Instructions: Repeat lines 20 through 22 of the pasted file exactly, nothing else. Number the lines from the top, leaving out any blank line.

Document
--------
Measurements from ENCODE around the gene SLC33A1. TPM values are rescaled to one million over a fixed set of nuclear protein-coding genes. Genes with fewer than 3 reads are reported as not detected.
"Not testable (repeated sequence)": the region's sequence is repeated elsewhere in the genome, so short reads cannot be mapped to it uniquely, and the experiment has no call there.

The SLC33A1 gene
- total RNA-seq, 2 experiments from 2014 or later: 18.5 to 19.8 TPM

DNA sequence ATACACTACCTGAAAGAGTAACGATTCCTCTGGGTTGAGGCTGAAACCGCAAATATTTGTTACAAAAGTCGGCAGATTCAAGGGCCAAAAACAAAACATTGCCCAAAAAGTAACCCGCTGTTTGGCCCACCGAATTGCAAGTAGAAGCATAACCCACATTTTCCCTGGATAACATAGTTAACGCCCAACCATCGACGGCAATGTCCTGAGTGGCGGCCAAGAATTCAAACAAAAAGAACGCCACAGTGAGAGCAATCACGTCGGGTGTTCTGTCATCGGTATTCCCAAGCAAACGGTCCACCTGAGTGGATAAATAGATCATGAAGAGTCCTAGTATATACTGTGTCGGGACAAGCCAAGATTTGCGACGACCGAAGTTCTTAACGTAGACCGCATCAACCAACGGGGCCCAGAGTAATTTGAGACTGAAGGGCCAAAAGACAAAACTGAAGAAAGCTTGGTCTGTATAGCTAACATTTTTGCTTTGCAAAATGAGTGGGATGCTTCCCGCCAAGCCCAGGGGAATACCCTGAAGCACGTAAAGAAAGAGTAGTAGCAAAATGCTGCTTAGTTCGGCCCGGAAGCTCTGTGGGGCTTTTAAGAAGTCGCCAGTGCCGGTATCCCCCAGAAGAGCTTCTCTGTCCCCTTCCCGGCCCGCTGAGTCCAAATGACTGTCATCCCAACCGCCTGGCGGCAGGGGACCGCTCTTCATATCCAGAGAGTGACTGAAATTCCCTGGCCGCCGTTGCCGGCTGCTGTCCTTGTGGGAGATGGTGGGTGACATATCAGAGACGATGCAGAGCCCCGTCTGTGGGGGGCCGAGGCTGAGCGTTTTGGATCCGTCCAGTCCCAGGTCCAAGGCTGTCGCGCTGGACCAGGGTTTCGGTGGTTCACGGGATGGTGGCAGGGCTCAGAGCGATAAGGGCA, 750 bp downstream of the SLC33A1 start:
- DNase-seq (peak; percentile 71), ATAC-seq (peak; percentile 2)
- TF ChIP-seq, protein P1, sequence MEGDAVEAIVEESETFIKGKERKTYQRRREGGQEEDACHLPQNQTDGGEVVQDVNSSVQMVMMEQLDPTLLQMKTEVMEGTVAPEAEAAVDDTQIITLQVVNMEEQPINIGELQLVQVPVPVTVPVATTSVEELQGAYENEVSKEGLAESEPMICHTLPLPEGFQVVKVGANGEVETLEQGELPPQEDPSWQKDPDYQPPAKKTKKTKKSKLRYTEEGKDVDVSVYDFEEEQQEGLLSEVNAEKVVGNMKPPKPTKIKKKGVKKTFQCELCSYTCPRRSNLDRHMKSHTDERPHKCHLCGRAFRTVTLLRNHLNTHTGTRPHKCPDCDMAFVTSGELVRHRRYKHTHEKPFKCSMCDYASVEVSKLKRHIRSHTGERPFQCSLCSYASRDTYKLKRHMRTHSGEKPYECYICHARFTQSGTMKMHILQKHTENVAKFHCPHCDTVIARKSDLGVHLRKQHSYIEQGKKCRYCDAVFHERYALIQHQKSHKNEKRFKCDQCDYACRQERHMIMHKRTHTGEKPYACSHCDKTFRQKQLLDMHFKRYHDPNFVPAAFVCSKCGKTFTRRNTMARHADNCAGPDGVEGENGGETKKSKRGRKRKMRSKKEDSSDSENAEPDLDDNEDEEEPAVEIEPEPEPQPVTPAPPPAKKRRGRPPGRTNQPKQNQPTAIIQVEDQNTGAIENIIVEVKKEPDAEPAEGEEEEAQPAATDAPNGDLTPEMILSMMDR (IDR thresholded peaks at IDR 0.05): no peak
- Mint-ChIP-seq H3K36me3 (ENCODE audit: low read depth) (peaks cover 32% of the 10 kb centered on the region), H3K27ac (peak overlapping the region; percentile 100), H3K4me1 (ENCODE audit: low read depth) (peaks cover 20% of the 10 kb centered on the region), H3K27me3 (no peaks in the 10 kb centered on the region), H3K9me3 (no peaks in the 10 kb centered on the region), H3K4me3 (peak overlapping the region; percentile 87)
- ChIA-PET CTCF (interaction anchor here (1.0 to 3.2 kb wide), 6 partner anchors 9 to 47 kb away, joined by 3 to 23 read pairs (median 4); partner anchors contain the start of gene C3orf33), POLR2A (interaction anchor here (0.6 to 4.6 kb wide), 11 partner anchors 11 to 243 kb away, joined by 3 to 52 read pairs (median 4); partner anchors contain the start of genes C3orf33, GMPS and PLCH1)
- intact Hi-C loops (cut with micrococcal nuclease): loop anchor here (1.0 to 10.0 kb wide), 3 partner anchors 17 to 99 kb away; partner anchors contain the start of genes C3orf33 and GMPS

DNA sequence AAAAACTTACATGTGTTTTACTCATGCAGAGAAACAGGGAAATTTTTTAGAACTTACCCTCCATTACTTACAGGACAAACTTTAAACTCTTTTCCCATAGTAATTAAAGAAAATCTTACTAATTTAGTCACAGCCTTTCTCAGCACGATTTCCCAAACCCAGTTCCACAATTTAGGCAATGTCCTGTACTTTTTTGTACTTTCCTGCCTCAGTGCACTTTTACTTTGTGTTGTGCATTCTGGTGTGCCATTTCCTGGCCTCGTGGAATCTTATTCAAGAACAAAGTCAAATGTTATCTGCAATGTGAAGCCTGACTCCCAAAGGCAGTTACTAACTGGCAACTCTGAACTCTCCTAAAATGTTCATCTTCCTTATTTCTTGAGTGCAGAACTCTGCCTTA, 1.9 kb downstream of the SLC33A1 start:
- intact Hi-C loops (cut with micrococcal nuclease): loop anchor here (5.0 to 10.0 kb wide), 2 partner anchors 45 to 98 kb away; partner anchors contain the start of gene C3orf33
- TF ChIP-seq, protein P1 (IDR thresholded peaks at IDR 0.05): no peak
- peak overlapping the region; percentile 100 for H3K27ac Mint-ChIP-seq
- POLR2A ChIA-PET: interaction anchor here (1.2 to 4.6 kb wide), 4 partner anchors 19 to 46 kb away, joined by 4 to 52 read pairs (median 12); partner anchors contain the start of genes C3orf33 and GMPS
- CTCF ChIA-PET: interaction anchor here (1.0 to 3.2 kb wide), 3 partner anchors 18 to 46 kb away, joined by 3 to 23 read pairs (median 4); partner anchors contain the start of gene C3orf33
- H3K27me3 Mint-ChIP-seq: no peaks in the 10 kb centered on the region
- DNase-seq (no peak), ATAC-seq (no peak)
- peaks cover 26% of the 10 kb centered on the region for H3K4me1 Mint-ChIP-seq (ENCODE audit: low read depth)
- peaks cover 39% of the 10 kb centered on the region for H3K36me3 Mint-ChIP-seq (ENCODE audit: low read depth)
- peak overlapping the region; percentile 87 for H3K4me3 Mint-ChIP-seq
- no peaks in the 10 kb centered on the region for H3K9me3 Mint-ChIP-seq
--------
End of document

- peaks cover 39% of the 10 kb centered on the region for H3K36me3 Mint-ChIP-seq (ENCODE audit: low read depth)
- peak overlapping the region; percentile 87 for H3K4me3 Mint-ChIP-seq
- no peaks in the 10 kb centered on the region for H3K9me3 Mint-ChIP-seq